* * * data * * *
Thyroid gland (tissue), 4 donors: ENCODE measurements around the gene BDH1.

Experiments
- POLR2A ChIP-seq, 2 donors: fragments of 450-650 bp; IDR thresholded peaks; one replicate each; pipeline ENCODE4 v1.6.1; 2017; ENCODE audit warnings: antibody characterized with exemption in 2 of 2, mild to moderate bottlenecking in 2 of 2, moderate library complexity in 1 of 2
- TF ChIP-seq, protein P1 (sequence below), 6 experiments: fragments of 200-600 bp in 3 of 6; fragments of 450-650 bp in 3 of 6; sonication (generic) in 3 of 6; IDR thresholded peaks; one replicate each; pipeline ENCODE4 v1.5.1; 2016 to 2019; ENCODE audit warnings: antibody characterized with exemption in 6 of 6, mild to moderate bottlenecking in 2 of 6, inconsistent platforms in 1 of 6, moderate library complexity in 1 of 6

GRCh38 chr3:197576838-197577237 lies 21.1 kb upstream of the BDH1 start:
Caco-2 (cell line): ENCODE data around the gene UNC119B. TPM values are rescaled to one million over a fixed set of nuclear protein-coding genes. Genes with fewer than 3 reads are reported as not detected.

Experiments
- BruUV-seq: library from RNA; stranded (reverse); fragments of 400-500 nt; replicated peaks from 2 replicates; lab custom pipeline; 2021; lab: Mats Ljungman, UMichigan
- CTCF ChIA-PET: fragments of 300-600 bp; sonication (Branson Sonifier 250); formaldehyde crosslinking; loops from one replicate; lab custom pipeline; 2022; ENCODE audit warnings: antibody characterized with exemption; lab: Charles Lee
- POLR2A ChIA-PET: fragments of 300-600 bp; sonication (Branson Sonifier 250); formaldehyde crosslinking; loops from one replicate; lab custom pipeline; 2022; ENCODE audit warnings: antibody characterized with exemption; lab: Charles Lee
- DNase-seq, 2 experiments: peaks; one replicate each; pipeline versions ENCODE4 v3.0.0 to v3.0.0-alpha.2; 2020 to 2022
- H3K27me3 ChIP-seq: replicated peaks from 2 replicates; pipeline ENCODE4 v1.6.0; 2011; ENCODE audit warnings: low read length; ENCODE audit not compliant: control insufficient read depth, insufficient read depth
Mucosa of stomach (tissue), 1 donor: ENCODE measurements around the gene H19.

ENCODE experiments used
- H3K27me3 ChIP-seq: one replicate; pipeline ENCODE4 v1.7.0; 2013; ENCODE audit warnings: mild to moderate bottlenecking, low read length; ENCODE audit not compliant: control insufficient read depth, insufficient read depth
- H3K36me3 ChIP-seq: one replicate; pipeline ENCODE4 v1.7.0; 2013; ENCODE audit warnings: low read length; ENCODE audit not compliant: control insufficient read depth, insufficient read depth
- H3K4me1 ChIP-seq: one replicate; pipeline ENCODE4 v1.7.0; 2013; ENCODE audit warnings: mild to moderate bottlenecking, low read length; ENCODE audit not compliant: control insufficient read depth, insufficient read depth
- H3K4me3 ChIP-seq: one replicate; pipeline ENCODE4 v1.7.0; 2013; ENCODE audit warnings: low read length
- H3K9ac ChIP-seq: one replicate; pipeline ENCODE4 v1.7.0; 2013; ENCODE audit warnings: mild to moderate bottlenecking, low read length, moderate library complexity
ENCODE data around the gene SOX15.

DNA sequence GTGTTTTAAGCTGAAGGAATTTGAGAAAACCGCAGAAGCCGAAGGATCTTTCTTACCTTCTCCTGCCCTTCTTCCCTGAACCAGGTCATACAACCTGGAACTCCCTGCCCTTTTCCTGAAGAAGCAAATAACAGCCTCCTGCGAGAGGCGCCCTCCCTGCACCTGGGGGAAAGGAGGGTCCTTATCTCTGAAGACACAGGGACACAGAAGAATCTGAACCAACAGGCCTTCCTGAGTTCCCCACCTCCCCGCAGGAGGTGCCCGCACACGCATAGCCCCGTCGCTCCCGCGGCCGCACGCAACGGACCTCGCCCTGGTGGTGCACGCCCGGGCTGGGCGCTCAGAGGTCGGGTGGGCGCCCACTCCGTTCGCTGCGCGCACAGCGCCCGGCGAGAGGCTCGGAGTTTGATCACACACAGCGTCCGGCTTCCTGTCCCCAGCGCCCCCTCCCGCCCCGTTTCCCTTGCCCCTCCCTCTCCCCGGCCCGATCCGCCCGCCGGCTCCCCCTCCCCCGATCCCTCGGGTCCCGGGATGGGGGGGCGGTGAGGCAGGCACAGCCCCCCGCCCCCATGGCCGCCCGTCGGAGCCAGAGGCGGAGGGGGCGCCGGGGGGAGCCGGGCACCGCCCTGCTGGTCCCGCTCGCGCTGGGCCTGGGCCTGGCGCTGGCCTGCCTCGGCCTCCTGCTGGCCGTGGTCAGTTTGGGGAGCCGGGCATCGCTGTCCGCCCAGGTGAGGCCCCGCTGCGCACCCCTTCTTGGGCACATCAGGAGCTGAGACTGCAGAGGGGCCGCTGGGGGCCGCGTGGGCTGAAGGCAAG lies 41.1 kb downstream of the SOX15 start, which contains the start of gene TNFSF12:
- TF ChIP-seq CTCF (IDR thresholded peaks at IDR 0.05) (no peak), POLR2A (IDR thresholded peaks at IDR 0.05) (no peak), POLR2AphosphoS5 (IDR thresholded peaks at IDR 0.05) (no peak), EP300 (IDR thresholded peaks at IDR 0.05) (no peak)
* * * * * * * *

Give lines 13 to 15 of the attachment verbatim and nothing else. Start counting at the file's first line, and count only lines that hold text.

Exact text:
Mucosa of stomach (tissue), 1 donor: ENCODE measurements around the gene H19.

ENCODE experiments used
- H3K27me3 ChIP-seq: one replicate; pipeline ENCODE4 v1.7.0; 2013; ENCODE audit warnings: mild to moderate bottlenecking, low read length; ENCODE audit not compliant: control insufficient read depth, insufficient read depth